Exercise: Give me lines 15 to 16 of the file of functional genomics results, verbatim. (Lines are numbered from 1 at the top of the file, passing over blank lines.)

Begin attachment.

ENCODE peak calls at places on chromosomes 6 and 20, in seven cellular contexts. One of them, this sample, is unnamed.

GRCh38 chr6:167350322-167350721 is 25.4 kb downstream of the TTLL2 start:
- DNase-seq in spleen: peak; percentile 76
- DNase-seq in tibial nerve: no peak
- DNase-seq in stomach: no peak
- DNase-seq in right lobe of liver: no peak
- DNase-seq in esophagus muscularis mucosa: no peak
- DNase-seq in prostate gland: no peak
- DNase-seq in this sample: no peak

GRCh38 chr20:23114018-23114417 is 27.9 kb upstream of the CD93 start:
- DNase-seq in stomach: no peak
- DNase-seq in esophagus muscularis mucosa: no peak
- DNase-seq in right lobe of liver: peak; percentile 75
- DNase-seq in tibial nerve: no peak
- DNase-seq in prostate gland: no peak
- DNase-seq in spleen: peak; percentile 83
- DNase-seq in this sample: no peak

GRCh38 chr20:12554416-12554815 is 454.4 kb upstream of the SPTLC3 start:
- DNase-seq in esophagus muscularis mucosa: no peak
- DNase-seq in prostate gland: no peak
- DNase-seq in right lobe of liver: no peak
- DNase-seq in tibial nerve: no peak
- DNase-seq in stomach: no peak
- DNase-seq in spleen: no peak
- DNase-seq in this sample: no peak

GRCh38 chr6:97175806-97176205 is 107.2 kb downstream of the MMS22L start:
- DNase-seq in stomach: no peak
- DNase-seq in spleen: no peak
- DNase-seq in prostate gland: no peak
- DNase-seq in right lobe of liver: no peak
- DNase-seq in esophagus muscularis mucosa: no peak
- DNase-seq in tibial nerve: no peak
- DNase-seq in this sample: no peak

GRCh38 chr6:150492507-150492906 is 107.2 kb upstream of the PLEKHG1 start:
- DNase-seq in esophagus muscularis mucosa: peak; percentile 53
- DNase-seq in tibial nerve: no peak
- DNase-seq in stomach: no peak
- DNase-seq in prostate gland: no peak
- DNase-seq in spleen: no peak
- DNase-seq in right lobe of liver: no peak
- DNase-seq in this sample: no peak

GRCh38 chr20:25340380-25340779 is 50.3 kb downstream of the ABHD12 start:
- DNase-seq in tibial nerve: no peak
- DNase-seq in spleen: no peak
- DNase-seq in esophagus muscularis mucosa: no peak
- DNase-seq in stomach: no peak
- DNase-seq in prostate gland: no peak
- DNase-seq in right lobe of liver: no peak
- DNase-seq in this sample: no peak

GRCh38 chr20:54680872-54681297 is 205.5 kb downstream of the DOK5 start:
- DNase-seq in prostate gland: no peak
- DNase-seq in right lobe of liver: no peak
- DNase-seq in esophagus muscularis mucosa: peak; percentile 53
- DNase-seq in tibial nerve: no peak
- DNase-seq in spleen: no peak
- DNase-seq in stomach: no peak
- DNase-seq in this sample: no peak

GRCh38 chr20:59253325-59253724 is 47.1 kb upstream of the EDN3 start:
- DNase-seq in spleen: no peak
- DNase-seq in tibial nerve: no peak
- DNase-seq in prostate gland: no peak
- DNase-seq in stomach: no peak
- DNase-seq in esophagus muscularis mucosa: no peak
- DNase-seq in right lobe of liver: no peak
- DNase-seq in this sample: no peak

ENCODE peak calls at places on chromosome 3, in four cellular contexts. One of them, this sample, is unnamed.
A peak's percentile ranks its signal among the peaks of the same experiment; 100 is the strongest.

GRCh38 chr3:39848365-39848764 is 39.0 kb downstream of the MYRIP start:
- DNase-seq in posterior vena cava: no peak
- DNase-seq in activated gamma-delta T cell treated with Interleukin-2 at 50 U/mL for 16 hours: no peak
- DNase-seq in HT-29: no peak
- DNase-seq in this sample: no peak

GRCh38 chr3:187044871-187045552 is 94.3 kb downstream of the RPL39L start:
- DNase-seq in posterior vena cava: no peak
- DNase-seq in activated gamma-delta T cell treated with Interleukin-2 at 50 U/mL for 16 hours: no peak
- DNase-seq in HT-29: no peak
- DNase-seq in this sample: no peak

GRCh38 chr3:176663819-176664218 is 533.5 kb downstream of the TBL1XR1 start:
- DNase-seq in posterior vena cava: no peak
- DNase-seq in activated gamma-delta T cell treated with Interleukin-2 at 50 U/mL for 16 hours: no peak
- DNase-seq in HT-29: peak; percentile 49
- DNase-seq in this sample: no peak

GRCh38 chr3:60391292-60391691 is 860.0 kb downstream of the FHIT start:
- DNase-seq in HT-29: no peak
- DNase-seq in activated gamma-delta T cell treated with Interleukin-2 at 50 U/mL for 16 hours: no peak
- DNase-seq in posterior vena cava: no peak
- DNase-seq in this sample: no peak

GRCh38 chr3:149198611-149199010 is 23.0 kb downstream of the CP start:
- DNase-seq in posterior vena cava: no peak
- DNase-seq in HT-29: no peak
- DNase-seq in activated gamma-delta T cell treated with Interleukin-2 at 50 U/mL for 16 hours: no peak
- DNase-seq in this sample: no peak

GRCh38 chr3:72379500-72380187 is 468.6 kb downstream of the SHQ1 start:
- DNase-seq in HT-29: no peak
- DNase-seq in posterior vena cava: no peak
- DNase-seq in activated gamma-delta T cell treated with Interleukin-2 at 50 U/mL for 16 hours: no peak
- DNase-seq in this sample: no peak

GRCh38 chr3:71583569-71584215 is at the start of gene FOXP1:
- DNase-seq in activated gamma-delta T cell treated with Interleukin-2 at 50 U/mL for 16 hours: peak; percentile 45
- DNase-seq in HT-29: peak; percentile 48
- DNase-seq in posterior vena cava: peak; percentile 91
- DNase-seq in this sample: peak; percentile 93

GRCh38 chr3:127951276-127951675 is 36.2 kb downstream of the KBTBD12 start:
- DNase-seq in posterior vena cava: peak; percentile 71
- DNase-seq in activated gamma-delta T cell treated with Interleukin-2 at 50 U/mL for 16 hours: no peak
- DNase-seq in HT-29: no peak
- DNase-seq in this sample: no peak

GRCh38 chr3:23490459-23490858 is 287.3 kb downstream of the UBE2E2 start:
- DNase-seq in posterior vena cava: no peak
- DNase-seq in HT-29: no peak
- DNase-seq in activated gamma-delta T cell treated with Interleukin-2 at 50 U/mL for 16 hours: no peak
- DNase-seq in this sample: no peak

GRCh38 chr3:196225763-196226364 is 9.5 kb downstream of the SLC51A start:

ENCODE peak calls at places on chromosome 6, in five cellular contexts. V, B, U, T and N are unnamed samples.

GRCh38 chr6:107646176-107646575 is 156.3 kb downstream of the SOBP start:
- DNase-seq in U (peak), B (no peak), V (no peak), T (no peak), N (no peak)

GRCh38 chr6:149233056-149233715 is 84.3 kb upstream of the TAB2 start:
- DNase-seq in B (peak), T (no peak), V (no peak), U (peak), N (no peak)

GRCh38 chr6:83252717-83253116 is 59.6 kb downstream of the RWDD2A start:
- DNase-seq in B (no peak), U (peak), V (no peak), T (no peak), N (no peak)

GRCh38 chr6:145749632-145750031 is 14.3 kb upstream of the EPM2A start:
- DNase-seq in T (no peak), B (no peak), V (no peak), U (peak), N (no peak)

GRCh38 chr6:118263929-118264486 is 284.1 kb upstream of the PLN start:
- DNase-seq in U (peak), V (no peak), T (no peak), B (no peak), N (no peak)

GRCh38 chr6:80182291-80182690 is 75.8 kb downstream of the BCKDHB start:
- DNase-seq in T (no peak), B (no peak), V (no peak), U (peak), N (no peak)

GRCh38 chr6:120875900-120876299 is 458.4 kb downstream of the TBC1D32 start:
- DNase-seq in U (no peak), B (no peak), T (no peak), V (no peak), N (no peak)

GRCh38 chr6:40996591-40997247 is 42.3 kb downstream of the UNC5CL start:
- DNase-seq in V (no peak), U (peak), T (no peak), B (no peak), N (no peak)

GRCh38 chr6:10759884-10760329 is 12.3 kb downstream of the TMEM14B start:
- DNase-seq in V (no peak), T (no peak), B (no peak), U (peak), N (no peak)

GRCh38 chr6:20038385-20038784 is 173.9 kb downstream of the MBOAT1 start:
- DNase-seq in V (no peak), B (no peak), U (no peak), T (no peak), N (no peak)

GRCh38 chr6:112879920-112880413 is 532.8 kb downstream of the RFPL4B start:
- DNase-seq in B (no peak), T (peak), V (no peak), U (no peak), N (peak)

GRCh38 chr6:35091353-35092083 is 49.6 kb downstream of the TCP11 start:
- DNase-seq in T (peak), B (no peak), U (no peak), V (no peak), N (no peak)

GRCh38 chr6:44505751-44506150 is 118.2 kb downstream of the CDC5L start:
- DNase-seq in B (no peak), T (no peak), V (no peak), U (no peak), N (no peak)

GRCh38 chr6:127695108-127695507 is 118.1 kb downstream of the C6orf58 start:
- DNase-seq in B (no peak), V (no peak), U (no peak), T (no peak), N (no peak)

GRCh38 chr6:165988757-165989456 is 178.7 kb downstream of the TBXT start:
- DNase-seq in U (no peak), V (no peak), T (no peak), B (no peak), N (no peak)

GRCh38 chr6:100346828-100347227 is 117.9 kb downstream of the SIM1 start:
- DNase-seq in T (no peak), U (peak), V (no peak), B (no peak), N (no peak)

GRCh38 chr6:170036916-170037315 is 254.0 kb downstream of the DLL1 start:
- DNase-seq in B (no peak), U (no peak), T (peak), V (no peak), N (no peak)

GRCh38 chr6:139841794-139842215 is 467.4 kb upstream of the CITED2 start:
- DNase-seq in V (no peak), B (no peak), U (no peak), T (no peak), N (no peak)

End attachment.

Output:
- DNase-seq in prostate gland: no peak
- DNase-seq in spleen: peak; percentile 83